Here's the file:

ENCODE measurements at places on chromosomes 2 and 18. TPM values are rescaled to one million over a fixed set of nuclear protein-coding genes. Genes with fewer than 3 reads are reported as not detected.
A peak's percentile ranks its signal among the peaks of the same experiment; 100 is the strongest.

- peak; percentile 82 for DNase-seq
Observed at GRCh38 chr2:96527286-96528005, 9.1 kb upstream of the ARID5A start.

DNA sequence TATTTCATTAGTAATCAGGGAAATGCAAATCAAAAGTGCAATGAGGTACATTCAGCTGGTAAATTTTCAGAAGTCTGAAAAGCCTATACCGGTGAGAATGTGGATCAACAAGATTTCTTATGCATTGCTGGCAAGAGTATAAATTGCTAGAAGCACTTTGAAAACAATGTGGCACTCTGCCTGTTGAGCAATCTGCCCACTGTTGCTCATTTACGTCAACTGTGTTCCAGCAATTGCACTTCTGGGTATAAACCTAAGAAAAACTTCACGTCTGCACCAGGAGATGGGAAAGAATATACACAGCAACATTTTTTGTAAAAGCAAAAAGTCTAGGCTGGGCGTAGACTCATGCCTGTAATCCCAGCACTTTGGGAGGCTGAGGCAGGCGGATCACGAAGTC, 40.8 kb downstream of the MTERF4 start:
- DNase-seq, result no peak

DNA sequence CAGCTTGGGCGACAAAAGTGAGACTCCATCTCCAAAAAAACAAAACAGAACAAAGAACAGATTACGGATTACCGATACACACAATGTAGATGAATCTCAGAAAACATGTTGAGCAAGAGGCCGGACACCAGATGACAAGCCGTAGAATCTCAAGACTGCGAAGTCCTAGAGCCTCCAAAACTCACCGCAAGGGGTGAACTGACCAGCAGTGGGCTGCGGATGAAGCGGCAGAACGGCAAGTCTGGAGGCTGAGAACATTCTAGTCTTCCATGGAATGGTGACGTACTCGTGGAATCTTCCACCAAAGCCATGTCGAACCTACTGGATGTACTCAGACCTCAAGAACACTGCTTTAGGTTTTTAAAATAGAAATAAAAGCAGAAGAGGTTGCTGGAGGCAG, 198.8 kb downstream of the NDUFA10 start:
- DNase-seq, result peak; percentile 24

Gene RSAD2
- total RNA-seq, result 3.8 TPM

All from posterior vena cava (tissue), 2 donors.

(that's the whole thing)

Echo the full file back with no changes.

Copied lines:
ENCODE measurements at places on chromosomes 2 and 18. TPM values are rescaled to one million over a fixed set of nuclear protein-coding genes. Genes with fewer than 3 reads are reported as not detected.
A peak's percentile ranks its signal among the peaks of the same experiment; 100 is the strongest.

- peak; percentile 82 for DNase-seq
Observed at GRCh38 chr2:96527286-96528005, 9.1 kb upstream of the ARID5A start.

DNA sequence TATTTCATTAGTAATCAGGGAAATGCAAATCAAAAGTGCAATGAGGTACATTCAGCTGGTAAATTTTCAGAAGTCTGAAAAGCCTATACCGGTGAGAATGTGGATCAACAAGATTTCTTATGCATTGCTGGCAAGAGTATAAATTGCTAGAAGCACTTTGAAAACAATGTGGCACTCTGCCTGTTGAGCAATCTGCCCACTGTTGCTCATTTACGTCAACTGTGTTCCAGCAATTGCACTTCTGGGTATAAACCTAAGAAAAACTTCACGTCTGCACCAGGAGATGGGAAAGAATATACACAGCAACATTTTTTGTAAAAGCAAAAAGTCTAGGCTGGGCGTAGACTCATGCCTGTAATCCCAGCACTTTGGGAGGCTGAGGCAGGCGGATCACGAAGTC, 40.8 kb downstream of the MTERF4 start:
- DNase-seq, result no peak

DNA sequence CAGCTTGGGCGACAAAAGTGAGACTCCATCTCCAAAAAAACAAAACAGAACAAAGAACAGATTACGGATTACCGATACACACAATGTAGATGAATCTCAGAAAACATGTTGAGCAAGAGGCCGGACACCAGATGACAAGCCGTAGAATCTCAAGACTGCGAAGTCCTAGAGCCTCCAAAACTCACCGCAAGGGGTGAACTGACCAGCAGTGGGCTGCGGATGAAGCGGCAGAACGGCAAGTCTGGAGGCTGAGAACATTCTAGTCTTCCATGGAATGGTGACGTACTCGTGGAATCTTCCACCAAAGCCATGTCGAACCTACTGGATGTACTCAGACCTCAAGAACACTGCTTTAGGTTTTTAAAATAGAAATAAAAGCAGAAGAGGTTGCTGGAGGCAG, 198.8 kb downstream of the NDUFA10 start:
- DNase-seq, result peak; percentile 24

Gene RSAD2
- total RNA-seq, result 3.8 TPM

All from posterior vena cava (tissue), 2 donors.